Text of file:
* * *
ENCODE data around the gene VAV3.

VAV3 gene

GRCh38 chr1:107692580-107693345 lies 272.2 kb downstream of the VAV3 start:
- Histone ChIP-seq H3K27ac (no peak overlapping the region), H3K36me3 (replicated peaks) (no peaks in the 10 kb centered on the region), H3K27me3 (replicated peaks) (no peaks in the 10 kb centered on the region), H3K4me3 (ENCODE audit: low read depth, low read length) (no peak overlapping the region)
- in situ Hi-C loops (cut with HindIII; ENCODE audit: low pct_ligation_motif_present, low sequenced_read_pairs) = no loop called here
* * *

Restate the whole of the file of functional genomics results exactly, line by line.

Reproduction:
ENCODE data around the gene VAV3.

VAV3 gene

GRCh38 chr1:107692580-107693345 lies 272.2 kb downstream of the VAV3 start:
- Histone ChIP-seq H3K27ac (no peak overlapping the region), H3K36me3 (replicated peaks) (no peaks in the 10 kb centered on the region), H3K27me3 (replicated peaks) (no peaks in the 10 kb centered on the region), H3K4me3 (ENCODE audit: low read depth, low read length) (no peak overlapping the region)
- in situ Hi-C loops (cut with HindIII; ENCODE audit: low pct_ligation_motif_present, low sequenced_read_pairs) = no loop called here